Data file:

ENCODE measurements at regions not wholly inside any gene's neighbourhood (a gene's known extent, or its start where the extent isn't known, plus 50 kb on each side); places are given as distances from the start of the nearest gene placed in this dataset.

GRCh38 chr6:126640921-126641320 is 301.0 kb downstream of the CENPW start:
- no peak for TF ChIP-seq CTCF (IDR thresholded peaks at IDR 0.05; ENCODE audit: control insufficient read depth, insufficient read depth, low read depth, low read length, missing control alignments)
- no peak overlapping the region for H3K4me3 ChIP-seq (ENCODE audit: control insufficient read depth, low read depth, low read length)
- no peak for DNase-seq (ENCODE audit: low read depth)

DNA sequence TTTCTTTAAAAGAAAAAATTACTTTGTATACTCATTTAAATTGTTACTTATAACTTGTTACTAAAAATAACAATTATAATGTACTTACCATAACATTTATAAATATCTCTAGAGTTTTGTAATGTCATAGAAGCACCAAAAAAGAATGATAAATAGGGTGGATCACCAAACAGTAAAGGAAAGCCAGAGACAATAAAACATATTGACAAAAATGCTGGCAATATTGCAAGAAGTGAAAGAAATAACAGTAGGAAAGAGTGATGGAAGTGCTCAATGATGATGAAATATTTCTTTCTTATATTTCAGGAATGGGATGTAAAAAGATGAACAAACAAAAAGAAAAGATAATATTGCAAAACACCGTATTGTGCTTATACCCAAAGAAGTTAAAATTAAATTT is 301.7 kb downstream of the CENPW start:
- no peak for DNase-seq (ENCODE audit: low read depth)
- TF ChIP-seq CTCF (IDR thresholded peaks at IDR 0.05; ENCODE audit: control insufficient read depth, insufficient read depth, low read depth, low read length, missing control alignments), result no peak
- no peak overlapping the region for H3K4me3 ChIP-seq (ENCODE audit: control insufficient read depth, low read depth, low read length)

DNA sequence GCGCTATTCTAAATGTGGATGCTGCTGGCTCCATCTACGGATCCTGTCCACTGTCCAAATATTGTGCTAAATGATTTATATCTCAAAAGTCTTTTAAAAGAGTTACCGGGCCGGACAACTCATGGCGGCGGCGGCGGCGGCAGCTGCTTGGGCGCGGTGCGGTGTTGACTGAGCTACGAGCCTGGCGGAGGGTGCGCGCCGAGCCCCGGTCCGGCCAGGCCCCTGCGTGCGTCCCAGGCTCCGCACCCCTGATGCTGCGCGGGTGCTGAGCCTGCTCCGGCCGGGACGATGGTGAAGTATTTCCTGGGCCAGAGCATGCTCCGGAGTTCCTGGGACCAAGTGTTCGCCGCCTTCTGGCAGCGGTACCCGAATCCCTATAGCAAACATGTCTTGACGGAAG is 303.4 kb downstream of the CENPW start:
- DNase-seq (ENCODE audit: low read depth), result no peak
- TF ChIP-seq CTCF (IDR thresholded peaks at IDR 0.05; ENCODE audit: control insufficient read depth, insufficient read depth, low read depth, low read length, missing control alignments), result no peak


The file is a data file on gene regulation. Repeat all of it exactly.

ENCODE measurements at regions not wholly inside any gene's neighbourhood (a gene's known extent, or its start where the extent isn't known, plus 50 kb on each side); places are given as distances from the start of the nearest gene placed in this dataset.

GRCh38 chr6:126640921-126641320 is 301.0 kb downstream of the CENPW start:
- no peak for TF ChIP-seq CTCF (IDR thresholded peaks at IDR 0.05; ENCODE audit: control insufficient read depth, insufficient read depth, low read depth, low read length, missing control alignments)
- no peak overlapping the region for H3K4me3 ChIP-seq (ENCODE audit: control insufficient read depth, low read depth, low read length)
- no peak for DNase-seq (ENCODE audit: low read depth)

DNA sequence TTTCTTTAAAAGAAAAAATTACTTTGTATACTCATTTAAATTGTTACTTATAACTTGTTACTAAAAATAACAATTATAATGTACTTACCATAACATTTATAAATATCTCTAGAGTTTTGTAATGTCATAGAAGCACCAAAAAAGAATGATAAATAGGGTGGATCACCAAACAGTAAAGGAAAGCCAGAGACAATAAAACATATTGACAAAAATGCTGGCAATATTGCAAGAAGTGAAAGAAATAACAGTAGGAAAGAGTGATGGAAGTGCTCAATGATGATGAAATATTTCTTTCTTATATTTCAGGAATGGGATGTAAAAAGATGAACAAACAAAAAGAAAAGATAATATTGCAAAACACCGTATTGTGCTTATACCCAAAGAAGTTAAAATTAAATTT is 301.7 kb downstream of the CENPW start:
- no peak for DNase-seq (ENCODE audit: low read depth)
- TF ChIP-seq CTCF (IDR thresholded peaks at IDR 0.05; ENCODE audit: control insufficient read depth, insufficient read depth, low read depth, low read length, missing control alignments), result no peak
- no peak overlapping the region for H3K4me3 ChIP-seq (ENCODE audit: control insufficient read depth, low read depth, low read length)

DNA sequence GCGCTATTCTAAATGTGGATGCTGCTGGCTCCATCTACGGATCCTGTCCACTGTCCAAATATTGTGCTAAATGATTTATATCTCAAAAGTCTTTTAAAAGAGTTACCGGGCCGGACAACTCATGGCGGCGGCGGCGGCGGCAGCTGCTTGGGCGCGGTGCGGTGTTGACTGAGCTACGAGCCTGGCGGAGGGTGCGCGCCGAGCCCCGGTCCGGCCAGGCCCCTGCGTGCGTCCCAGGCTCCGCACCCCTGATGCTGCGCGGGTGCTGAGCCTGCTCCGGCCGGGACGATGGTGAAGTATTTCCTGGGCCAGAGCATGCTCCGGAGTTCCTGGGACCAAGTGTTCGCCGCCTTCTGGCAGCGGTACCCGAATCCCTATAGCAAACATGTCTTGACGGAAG is 303.4 kb downstream of the CENPW start:
- DNase-seq (ENCODE audit: low read depth), result no peak
- TF ChIP-seq CTCF (IDR thresholded peaks at IDR 0.05; ENCODE audit: control insufficient read depth, insufficient read depth, low read depth, low read length, missing control alignments), result no peak